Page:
Photographer captures stunning image of rare BLONDE zebra in wild for the first time
- A photographer snapped a pic of a rare blonde zebra in Serengeti National Park
- It’s first-ever wild documentation of the rare varietal, likely caused by albinism
- Due to a lack of melanin, the zebras appear more pale than their counterparts
- Blonde zebras may have a tougher time warding off flies say researchers
A rare blonde zebra was discovered frolicking at Serengeti National Park in the first-ever documented wild sighting of the animals’ paler counterpart.
The animal was caught by photographer Sergio Pitamitz, who was hoping to snap pictures of migrating Zebras when he noticed something unusual.
‘At first I thought it was a zebra that had rolled in the dust,’ Pitamitz told National Geographic, whom he is a photographer for.
Shortly thereafter, however, he realized what he had stumbled upon.
A rare blonde zebra was discovered frolicking at Serengeti National Park in the first-ever documented wild sighting of the animals’ paler counterpart. The blonde zebra can be seen socializing with a herd of its standard striped counterparts
Pitamitz’s subject was a ‘blonde’ zebra which according to experts likely has albinism, a condition that means the animal has less melanin in their skin theretofore giving them a lighter, sometimes blonde, pigment.
While other albino zebras have been observed in captivity — including one at Mount Kenya National Park and another at a sanctuary in Hawaii — this is the first specimen to be documented in the wild.
Little is known about zebras and albinism, but researchers say the rare pictures of the blonde varietal confirm for the first time that they are accepted into herds of their ‘normal’ colored kin.
When it comes to what affect the zebras abinism might have on other aspects of their life, however, the stakes may be slightly higher.
Black and white stripes may be the key to warding off one of zebras’ biggest annoyances. File photo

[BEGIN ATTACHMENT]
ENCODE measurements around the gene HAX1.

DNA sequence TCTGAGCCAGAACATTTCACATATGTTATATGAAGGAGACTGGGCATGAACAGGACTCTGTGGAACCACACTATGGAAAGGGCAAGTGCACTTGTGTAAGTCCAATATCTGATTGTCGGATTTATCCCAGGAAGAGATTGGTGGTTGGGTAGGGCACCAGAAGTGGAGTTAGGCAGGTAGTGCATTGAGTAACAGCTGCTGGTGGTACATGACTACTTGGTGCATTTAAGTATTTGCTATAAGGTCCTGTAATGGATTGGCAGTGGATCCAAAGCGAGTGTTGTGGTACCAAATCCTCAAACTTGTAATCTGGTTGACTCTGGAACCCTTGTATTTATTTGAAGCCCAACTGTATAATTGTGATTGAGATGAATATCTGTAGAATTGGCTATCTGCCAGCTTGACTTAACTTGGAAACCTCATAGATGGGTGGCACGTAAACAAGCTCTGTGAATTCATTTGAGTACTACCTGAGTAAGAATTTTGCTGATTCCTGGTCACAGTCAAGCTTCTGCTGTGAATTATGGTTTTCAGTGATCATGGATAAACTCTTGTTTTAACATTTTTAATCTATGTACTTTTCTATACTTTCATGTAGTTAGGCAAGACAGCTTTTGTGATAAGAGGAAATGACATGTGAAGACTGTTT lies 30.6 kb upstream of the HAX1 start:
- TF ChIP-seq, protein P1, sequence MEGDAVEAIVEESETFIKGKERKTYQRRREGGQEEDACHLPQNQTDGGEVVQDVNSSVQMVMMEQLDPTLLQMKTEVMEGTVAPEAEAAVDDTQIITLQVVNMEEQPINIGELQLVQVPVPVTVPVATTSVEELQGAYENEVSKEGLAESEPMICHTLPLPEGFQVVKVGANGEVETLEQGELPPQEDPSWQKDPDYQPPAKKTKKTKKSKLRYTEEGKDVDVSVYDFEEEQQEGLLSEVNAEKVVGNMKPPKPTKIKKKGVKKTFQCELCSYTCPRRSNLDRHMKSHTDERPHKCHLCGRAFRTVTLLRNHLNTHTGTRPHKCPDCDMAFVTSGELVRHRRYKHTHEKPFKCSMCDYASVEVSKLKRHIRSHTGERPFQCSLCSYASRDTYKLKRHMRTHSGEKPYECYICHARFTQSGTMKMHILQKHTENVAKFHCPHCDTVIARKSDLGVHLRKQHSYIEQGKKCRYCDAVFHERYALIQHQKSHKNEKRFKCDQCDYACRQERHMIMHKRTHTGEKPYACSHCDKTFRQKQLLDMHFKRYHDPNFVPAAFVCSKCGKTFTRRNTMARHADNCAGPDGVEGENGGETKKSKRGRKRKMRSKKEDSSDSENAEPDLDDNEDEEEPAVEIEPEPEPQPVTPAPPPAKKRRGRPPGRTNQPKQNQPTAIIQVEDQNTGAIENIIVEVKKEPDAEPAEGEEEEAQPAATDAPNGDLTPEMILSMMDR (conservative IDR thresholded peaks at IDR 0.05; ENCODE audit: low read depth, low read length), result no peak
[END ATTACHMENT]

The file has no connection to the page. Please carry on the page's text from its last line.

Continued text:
A zebras stripes, according to research, work to ward off hoards of biting flies that the animals come in contact with on a daily basis and without the protection blonde zebras may be more vulnerable.
Though rare, the blonde zebras aren’t alone in the animal kingdom, albinism has been documented in a variety of other species including giraffes, penguins, orangutans, mice, humans and more.
Even among non-albino zebras, stripes and patterns vary. Some zebras have spots or extra stripes and according to researchers, every animal’s pattern is unique.
WHAT ARE THE THEORIES BEHIND WHY ZEBRAS HAVE STRIPES?
There are several possible explanations as to why zebras have black and white stripes, but a definitive answer remains to be found.
There are a number of theories which include small variations on the same central idea, and have been divided into the main categories below.
- Apparent size increase
- Visibility in poor light
- Moving stripes may dazzle predators
- Social benefits
- Fitness indication
- Protection from tsetse flies.
The areas of research involving camouflage and social benefits have many nuanced theories.
For example, social benefits covers many slight variations, including:
- Zebras recognise each other on the basis of their stripes
- This is especially important in the visual communication between mothers and their foals
- Stripes might also be visual markers for group bonding or to direct companions to particular parts of the body for grooming.
Anti-predation is also a wide-ranging area, including camouflage and various aspects of visual confusion.
These explanations have been thoroughly discussed and criticised by scientists, but they concluded that the majority of these hypotheses are experimentally unconfirmed.
As a result, the exact cause of stripes in zebra remain unknown.